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arbitration, Greek

The submission of disputes to a neutral person or body, whose verdict the disputants agreed in advance to accept, was recognized among Greeks from earliest times. Many states (e.g. Sparta, Gortyn, Ephesus, Lampsacus) had public arbitrators, but we know details only about Athens. There private διαιτηταί‎ (arbitrators), not necessarily citizens, were often used to settle claims on an equitable rather than legal basis (Arist. Rh. 1. 13); public arbitrators, appointed from citizens in their sixtieth year, settled private claims involving more than ten drachmas: Ath. pol. 53. Such cases were referred to arbitrators by the ‘Forty’ (four magistrates from each of the ten phylai or tribes). Once accepted by both parties, the arbitration was binding, but appeal to the dikastēria (lawcourts) was still possible, so to that extent the διαιτηταί‎ were strictly mediators, not arbitrators.

Hellenistic states often invited friendly neighbour-states to send a ‘foreign tribunal’ or ‘sent-for judges’ (ξενικὸν δικαστήριον, δικασταὶ μετάπεμπτοι‎, usually numbering three or five), to judge civil and sometimes criminal cases affecting their citizens. The visiting judges first tried to settle disputes ‘out of court’, but pronounced judgement if conciliation (σύλλυσις‎) failed. Rhodian judges (see rhodes) were particularly sought after (cf. Polyb. 28. 7. 8–10 with M. Holleaux, Études 1. 441 ff.), but inscriptions show that the institution, hardly mentioned in literary sources, was enormously widespread. The great French epigraphist Louis Robert (1904–85) threw light on very many such texts. Foreign judges became a regular, not just an emergency, procedure, and are not necessarily a sign that Greek society was in acute stress. It is noticeable that central and southern Greece, perhaps because of their traditions of independence, resorted to foreign judges later than e.g. Asia Minor and the islands.

Interstate arbitration was important and is found early. Periander arbitrated between Athens and Mytilene over Sigeum (Hdt. 5. 95). The Persian settlement of western Asia Minor after the Ionian Revolt (494) included a provision for arbitration, Hdt. 6. 42, cf. RO no. 16 of c.390 bce. In c.450 bceArgos (1) tried to reconcile Cnossus and Tylissus (ML 42 = Fornara 89). Thucydides (2) records treaties binding the parties to accept arbitration (4. 118; 5. 18. 4, 79. 4, and see thirty years peace), but such clauses were neglected because it was hard to find suitable arbitrators. (Delphi was sometimes specified, Thuc. 1. 28. 1; but not often; perhaps because of whimsical procedures like that at Diod. Sic. 15. 18. Olympia might have been more suitable). Athens may have arbitrated between members of its empire (Plut. Per. 25), like some later leagues, though it is disputed whether the arbitration in e.g. RO no. 82 (4th-cent. Argive arbitration between Melos and Cimolos, in accordance with a decision of the League of Corinth (see corinth, league of)) was optional or compulsory. Boundary-disagreements were always a prime cause of attested disputes. Again, inscriptions are the chief source of knowledge for all aspects; see e.g. the attempts by Lysimachus and later Rhodes to arbitrate between Samos and Priene (OGI 13, Syll.3 599, 688); see also Syll.3 471, 546b, 588, 674, 679, 683, 685; IDélos 1513; A. Wilhelm, Akademieschriften zur griechischen Inschriftenkunde 3 (1974), 391–506, (1951), 60–74; SEG 29. 1130 bis, 30. 1119, 35. 665; and the collection by L. Piccirilli, Gli arbitrati interstatali greci 1 (1973).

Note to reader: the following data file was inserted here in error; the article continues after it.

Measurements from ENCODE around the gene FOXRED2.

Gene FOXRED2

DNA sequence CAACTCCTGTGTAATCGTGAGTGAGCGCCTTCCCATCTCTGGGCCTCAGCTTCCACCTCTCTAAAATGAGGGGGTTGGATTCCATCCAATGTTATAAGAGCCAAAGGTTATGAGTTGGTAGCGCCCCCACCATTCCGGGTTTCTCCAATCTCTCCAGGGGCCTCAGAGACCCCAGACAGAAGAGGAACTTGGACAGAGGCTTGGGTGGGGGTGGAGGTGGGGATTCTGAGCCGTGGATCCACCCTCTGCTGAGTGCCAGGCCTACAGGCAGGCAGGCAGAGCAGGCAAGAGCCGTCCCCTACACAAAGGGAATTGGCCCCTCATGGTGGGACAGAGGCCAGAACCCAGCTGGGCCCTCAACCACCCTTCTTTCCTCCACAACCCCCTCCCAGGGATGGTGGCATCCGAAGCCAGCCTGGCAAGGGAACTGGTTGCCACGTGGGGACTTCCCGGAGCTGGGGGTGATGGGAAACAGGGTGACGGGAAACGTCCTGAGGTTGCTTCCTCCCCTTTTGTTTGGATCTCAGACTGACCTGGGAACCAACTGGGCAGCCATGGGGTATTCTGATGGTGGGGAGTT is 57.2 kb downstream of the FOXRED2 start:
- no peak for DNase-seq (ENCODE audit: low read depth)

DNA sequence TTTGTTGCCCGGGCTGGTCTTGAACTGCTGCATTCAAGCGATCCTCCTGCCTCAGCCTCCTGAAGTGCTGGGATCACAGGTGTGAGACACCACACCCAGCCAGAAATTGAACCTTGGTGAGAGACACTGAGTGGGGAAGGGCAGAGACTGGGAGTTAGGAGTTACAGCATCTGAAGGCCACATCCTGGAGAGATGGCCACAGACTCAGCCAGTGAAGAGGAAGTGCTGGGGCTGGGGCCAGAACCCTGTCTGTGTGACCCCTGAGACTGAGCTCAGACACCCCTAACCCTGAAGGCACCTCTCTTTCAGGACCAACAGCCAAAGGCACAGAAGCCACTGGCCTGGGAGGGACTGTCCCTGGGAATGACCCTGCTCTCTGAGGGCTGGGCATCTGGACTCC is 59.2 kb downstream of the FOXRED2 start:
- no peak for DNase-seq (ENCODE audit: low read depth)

On διαιτηταί‎ (private)

A. R. W. Harrison, Law of Athens (1971), 2. 64 ff.Find this resource:


    P. J. Rhodes, A Commentary on the Aristotelian Athenaion Politeia on ch. 53.Find this resource:

      Foreign judges arbitration

      M. N. Tod, International Arbitration amongst the Greeks (1913).Find this resource:

        M. N. Tod, Sidelights on Greek History (1932), 37 ff.Find this resource:

          L. Robert, Epigraphik der klassischen Welt (1970), 26 ff.Find this resource:

            L. Robert, Opera Minora Selecta 5 (1989), 137–154.Find this resource:

              A. J. Marshall, Aufstieg und Niedergang der römischen Welt 2. 13 (1980), 626–661.Find this resource:

                J. K. Davies, Cambridge Ancient History 72/1 (1984), 313.Find this resource:

                  S. Ager, Interstate Arbitrations in the Greek World (1996).Find this resource:

                    A. Giovannini, Les relations entre États dans la Grèce antique (2007), 177–184.Find this resource:

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